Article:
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A feature flipper for Django.
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README.rst

Django Waffle

Django Waffle is (yet another) feature flipper for Django. You can define the conditions for which a flag should be active, and use it in a number of ways.

Installation

To start using Waffle, you just need to add it to your INSTALLED_APPS and MIDDLEWARE_CLASSES:

INSTALLED_APPS = (
    # ...
    'waffle',
    # ...
)

MIDDLEWARE_CLASSES = (
    # ...
    'waffle.middleware.WaffleMiddleware',
    # ...
)

Since Waffle will be setting cookies on response objects, you probably want it below any middleware that tweaks cookies before sending them out.

Creating a Flag

Creating and managing flags is done through the Django admin interface. Each feature flag is represented by a Flag object, which has several properties.

Name:
The name of the flag. Will be used to identify the flag everywhere.
Everyone:
You can flip this flag on (Yes) or off (No) for everyone, overriding all other settings. Leave as Unknown to use normally.
Percent:
A percentage of users for whom the flag will be active. This is maintained through cookies, so clever users can get around it. Still, it's the most common case.
Superusers:
Is this flag always active for superusers?
Staff:
Is this flag always active for staff?
Authenticated:
Is this flag always active for authenticated users?
Groups:
A list of group IDs for which this flag will always be active.
Users:
A list of user IDs for which this flag will always be active.

You can combine multiple settings here. For example, you could offer a feature to 12% of users and all superusers. When combining settings, the flag will be active for the user if any of the settings matches for them.

Using a Flag

Flags can be used in templates, in views, or wrapped around entire views.

If you try to use a flag that is not defined, it will always be inactive.

Using a Flag in Templates

Jingo/Jinja2

To use a flag in a Jinja2 template via Jingo, you can simply do:

{% if waffle('flag_name') %}
  Content if flag is active
{% endif %}

You can also add an {% else %} section, of course:

{% if waffle('flag_name') %}
  Flag is active!
{% else %}
  Flag is inactive!
{% endif %}

Django Templates

To use a flag in vanilla Django templates, you can use the waffle tag:

{% load waffle_tags %}
{% waffle flag_name %}
  Content if flag is active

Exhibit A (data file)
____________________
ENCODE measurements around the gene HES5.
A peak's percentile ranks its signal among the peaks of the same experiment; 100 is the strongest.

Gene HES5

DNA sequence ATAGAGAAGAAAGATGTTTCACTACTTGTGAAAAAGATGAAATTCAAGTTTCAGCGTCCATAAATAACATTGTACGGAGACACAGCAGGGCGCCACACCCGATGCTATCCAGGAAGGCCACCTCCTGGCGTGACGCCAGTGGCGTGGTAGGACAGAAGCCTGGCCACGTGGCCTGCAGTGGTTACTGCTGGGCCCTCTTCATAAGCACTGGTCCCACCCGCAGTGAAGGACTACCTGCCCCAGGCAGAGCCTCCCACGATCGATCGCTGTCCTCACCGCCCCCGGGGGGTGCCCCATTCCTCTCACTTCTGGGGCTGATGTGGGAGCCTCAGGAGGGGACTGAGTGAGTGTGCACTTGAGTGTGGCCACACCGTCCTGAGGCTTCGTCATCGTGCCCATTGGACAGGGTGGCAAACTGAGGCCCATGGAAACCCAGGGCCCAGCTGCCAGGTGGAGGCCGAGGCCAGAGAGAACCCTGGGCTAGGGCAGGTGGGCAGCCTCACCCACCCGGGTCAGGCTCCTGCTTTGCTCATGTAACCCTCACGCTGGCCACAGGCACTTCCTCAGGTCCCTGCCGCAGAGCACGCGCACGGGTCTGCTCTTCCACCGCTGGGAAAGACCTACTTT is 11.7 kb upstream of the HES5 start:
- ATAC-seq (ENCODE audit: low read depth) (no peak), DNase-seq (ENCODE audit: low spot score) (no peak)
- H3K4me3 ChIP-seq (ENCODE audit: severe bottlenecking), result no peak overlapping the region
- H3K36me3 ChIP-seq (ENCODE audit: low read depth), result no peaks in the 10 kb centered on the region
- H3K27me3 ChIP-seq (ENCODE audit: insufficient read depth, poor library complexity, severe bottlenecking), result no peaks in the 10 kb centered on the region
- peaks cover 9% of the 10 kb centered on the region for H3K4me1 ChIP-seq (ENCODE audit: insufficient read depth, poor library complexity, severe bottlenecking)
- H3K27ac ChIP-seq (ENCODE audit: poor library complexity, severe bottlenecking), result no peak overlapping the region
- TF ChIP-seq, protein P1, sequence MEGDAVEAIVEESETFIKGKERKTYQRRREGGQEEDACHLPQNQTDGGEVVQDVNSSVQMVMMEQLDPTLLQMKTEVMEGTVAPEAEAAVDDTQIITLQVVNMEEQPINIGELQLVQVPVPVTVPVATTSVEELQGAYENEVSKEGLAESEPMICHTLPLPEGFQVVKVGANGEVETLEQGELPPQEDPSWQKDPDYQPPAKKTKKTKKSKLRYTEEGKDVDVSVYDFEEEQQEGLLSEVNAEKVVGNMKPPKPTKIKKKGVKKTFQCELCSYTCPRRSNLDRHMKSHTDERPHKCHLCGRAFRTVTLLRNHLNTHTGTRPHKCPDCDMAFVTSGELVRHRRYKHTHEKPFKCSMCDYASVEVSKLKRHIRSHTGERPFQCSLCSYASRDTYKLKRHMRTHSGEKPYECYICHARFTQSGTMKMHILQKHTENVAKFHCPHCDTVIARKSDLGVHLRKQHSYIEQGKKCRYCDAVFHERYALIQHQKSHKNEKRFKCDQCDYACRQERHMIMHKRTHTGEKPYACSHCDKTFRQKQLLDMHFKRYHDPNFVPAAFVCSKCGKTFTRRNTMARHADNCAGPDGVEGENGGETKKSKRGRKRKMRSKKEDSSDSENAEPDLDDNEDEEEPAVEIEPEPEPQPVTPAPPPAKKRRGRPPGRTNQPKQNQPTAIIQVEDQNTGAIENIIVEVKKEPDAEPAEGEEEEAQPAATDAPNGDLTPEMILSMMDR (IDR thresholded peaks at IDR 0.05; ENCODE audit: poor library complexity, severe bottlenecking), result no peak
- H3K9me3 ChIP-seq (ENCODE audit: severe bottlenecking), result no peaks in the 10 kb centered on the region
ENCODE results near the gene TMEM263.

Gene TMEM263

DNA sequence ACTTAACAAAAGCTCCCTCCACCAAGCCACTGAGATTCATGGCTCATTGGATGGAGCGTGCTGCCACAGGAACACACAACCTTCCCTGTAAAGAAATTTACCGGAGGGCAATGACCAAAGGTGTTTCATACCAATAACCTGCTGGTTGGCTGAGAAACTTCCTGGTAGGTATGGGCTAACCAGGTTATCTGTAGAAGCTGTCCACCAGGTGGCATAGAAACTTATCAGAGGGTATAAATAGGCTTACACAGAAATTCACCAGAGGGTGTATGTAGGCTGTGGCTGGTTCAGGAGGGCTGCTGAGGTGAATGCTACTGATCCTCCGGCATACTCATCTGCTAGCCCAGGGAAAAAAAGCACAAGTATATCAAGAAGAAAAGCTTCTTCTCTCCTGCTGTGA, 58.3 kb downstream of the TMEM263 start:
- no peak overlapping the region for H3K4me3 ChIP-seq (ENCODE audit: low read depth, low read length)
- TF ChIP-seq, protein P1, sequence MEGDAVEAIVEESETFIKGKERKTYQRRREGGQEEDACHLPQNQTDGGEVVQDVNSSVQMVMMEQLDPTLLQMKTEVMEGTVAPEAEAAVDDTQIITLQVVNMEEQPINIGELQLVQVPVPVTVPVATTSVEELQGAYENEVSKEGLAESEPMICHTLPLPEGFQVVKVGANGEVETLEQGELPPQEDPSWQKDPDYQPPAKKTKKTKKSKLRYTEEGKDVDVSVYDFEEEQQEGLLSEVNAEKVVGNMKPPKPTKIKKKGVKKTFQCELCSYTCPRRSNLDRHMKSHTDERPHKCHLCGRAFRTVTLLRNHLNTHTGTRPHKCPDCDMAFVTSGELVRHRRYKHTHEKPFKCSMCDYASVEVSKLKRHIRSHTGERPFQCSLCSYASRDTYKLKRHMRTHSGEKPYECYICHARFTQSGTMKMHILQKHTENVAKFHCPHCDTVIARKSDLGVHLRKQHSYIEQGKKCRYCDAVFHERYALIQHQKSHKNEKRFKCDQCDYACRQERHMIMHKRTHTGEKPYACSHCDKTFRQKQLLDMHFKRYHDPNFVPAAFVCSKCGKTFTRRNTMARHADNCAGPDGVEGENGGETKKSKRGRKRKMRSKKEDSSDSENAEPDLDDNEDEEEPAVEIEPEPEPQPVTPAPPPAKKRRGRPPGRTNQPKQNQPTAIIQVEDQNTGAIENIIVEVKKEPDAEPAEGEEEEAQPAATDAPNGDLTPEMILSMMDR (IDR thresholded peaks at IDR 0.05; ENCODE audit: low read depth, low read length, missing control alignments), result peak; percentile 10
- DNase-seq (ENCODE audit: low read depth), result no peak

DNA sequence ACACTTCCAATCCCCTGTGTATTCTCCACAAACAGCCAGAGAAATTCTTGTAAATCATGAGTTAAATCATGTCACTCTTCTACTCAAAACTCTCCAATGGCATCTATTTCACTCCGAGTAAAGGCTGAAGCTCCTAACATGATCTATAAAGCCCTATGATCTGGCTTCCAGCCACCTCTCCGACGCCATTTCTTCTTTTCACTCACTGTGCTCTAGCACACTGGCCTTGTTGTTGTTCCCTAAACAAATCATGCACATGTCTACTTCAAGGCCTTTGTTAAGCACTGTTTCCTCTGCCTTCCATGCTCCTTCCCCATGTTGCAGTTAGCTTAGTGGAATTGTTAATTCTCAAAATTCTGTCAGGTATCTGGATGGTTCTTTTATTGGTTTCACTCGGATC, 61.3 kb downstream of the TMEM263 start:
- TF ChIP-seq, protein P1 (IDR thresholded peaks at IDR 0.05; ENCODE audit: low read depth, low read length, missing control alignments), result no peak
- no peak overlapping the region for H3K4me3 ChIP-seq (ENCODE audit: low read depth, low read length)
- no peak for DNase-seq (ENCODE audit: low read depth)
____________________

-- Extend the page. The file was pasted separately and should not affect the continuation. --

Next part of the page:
{% endwaffle %}

The {% waffle %} tag also supports an {% else %} section:

{% waffle flag_name %}
  Flag is active!
{% else %}
  Flag is inactive!
{% endwaffle %}

Using a Flag in Views

To use a flag in a view, you just need waffle.is_active:

import waffle

def my_view(request):
    if waffle.is_active(request, 'flag_name'):
        # Behavior if flag is active.
    else:
        # Behavior if flag is inactive.

Wraping a Whole View in a Flag

You can also wrap an entire view in a flag:

from waffle.decorators import waffle

@waffle('flag_name')
def my_view(request):
    # View only available if flag is active.

If the flag is not active for the request, the view will be a 404.

Global Settings

There are a few global settings you can define to adjust Waffle's behavior.

Setting Default Description
WAFFLE_COOKIE 'dwf_%s' The format for the cookies Waffle sets. Must contain '%s'.
WAFFLE_DEFAULT False By default, if a flag is undefined, Waffle treats it as inactive for everyone. Set this to True to treat undefined flags as active.
WAFFLE_MAX_AGE 2,529,000 How long should Waffle cookies last? (Integer, in seconds.) See the Cookies section.
WAFFLE_OVERRIDE False Whether flags can be forced to be active from the query string.
WAFFLE_SECURE False Whether to set the secure flag on cookies.

Overriding Flags

If you turn on the WAFFLE_OVERRIDE setting, you can guarantee a flag will be active for a request by putting it in the query string.

For example, if I use the flag example in a view that serves the URL /search, then I can turn on the flag by adding ?example or ?example=1 to the query string.

By default, WAFFLE_OVERRIDE is off. It may be useful for testing, automated testing in particular.

Cookies

When falling back to percentage of active users, Waffle will set a cookie for every request, setting the flag's value (on or off) for future requests.

If the cookie is set, its value is used (either True or False) and it is re-set. Since cookies are re-set on every request (that uses the flag), you do not need to set WAFFLE_MAX_AGE very high. Just high enough that a typical returning user won't potentially flip back and forth between off and on.

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